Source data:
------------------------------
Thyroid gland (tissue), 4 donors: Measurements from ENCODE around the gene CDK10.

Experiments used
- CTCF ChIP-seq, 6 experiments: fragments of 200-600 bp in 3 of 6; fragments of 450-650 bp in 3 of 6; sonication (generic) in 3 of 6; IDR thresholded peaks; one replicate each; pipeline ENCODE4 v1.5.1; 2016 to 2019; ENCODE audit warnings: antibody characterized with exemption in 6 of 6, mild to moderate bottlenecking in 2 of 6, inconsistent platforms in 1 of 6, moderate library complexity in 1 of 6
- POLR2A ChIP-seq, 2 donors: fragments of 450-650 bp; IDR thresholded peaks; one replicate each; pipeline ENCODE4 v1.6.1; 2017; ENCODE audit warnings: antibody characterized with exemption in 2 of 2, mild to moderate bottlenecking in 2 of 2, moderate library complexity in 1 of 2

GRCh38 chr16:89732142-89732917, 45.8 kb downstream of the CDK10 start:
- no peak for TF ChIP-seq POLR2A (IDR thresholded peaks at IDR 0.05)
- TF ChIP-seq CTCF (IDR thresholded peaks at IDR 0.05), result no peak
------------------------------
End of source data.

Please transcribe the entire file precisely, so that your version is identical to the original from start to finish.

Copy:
Thyroid gland (tissue), 4 donors: Measurements from ENCODE around the gene CDK10.

Experiments used
- CTCF ChIP-seq, 6 experiments: fragments of 200-600 bp in 3 of 6; fragments of 450-650 bp in 3 of 6; sonication (generic) in 3 of 6; IDR thresholded peaks; one replicate each; pipeline ENCODE4 v1.5.1; 2016 to 2019; ENCODE audit warnings: antibody characterized with exemption in 6 of 6, mild to moderate bottlenecking in 2 of 6, inconsistent platforms in 1 of 6, moderate library complexity in 1 of 6
- POLR2A ChIP-seq, 2 donors: fragments of 450-650 bp; IDR thresholded peaks; one replicate each; pipeline ENCODE4 v1.6.1; 2017; ENCODE audit warnings: antibody characterized with exemption in 2 of 2, mild to moderate bottlenecking in 2 of 2, moderate library complexity in 1 of 2

GRCh38 chr16:89732142-89732917, 45.8 kb downstream of the CDK10 start:
- no peak for TF ChIP-seq POLR2A (IDR thresholded peaks at IDR 0.05)
- TF ChIP-seq CTCF (IDR thresholded peaks at IDR 0.05), result no peak